We’ve just received some really great news 🙂
Jad and Milton, the owners of Societe Food & Wine Bar – 1/9-15 Danks Street Waterloo have told us that our Antarctic exhibition – Frozen Lenses, is the ‘best, most professional exhibition we’ve ever had at the cafe.’
And as there are lots and lots of people continuing to visit the cafe to view our photos, could we possibly leave the exhibition up for another two weeks?
FROZEN LENSES – our photographic journey to the Antarctic is showing for another TWO WEEKS till 14th July at Societe Food & Wine Bar – 1/9-15 Danks Street Waterloo.
How cool is that? (sorry)
Ok, so as I’m all fired up about the ANTARCTIC, here are some of the coolest facts (sorry again:)
1.The lowest recorded Antarctic temperature of -89.2 C was at the the Russian Research Station, Vostok on 21st July, 1983…
– When I went to the Antarctic, I wore clothes made from state of the art breathable fabrics that were warm, windproof and, most importantly, kept me dry. Early Antartic explorers wore heavy woollen fabrics and outer layers that would soak up the moisture produced by sweat.
Getting dressed in the morning would often involve putting on outfits that were FROZEN SOLID with ice in the fabric. The garment would gradually become more flexible as it warmed up.
– Antarctica is the highest, driest, windiest, coldest place on earth.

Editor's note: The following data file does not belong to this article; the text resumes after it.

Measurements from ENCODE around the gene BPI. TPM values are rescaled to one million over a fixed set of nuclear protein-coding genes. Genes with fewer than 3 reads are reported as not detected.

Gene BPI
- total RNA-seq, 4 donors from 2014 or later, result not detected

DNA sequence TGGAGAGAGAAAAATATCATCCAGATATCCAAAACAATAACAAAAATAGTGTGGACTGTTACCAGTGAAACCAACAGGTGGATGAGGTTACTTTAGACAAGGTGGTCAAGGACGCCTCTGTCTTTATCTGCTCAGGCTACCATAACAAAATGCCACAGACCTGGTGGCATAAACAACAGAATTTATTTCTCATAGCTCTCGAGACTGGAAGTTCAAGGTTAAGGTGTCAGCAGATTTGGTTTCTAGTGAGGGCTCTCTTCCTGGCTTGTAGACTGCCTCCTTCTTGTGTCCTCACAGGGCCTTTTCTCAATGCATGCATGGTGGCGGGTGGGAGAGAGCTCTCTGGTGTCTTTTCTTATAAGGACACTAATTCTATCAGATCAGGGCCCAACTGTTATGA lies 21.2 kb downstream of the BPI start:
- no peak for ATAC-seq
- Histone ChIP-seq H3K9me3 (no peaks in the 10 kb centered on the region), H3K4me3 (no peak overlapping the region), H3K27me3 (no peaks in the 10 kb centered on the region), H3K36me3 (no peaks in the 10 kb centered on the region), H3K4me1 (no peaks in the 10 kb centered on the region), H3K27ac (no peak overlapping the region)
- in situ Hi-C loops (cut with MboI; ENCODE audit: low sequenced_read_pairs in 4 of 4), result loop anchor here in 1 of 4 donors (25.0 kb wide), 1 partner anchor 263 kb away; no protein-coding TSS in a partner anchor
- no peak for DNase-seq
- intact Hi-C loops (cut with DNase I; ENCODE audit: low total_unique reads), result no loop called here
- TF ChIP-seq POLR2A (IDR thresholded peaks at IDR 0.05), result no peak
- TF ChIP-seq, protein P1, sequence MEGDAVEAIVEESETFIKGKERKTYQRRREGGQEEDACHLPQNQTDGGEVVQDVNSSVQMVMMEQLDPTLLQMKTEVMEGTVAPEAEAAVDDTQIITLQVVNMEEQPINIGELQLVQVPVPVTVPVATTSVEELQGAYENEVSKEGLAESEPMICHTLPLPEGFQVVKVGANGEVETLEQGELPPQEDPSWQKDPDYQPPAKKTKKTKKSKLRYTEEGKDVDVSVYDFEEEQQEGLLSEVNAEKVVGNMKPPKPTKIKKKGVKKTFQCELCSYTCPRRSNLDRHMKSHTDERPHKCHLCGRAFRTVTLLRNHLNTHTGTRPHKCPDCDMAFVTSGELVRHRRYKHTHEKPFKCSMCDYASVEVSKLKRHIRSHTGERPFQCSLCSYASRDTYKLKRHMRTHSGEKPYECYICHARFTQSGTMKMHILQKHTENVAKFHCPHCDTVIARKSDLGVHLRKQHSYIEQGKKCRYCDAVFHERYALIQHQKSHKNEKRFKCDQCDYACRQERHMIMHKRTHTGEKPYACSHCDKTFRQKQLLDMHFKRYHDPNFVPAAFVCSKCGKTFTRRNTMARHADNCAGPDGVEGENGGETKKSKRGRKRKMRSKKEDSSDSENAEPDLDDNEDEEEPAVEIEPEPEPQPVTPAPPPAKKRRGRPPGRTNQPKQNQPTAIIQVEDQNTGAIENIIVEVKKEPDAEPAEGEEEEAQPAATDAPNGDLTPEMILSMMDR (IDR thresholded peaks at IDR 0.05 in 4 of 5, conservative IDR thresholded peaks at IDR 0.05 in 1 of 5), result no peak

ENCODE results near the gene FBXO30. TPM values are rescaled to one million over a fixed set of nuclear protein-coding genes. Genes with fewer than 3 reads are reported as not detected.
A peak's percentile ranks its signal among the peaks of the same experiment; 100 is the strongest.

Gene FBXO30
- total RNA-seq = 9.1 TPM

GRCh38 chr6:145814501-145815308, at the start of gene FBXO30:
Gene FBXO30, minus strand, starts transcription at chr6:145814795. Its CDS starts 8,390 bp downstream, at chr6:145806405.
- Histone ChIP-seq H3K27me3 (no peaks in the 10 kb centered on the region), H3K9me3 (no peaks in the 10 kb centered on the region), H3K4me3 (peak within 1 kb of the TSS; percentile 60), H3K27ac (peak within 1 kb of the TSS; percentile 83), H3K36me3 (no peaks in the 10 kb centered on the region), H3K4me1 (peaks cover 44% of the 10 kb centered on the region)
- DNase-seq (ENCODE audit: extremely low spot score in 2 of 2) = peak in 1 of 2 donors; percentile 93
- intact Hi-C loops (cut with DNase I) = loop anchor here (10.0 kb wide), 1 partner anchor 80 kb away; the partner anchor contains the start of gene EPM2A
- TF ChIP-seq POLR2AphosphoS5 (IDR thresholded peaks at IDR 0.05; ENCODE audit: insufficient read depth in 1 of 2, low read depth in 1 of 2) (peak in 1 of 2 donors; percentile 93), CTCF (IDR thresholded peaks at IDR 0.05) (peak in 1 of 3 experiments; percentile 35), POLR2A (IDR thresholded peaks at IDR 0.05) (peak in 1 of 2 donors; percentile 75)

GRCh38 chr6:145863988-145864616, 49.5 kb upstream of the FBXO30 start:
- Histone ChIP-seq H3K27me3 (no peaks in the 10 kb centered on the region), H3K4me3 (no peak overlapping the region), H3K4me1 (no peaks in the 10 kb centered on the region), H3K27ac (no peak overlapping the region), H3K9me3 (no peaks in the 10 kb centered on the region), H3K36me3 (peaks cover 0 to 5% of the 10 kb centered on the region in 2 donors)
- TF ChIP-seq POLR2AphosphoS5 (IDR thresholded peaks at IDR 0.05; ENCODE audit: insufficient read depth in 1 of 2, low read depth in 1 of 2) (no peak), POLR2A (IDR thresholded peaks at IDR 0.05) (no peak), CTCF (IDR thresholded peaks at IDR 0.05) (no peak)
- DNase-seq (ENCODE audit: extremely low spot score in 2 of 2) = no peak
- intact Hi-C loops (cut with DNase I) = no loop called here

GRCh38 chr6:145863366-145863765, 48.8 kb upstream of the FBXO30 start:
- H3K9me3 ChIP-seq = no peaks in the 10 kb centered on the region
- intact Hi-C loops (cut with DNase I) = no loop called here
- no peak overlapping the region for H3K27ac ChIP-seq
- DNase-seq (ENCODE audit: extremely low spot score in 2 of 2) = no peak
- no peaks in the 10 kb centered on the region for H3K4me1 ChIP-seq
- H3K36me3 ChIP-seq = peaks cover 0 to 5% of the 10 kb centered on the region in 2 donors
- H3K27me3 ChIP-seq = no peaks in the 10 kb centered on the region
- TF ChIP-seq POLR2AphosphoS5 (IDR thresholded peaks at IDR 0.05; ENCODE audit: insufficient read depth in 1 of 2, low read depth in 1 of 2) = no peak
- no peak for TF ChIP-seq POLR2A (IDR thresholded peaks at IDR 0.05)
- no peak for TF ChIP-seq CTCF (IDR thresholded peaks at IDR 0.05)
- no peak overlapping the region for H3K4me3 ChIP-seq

– Shackleton’s Hut is situated at Cape Royds, Ross Island and was constructed by Shackleton and nine of his crew in 1908. They spent an entire year in this hut during his 1907-1909 expedition. Today it still holds over 5000 items including cuff links, darned trousers, a jar of gherkins, penguin eggs, seal blubber, books and canned food which have all been preserved by the cold weather.
Google has recently taken some fisheye photographs and created a 360 degree panoramic photograph of the hut.
To view inside Shackleton’s hut, click on the map below. You can use the navigator on the top left, or I find it easier to click the mouse anywhere on the map and drag the photo to view. You can also make the map bigger by clicking on the top right corner. Spend some time really looking at the provisions. It’s as though time has stood still…absolutely fascinating!!!
– At the beginning of winter, the Antarctic sea ice advances by approximately 100,000 square kilometres PER DAY, and eventually doubles the size of Antarctica, adding up to an extra 20 million square kilometres of ice around the land mass. WOW! That’s approximately double the size of Australia’s land mass. This ice then breaks up and melts each year. Unbelievable.
Australian Antarctic Division; Dome A; 21st May 2013, accessed 2nd July 2013 < http://www.antarctica.gov.au/living-and-working/stations/other-locations/dome-a>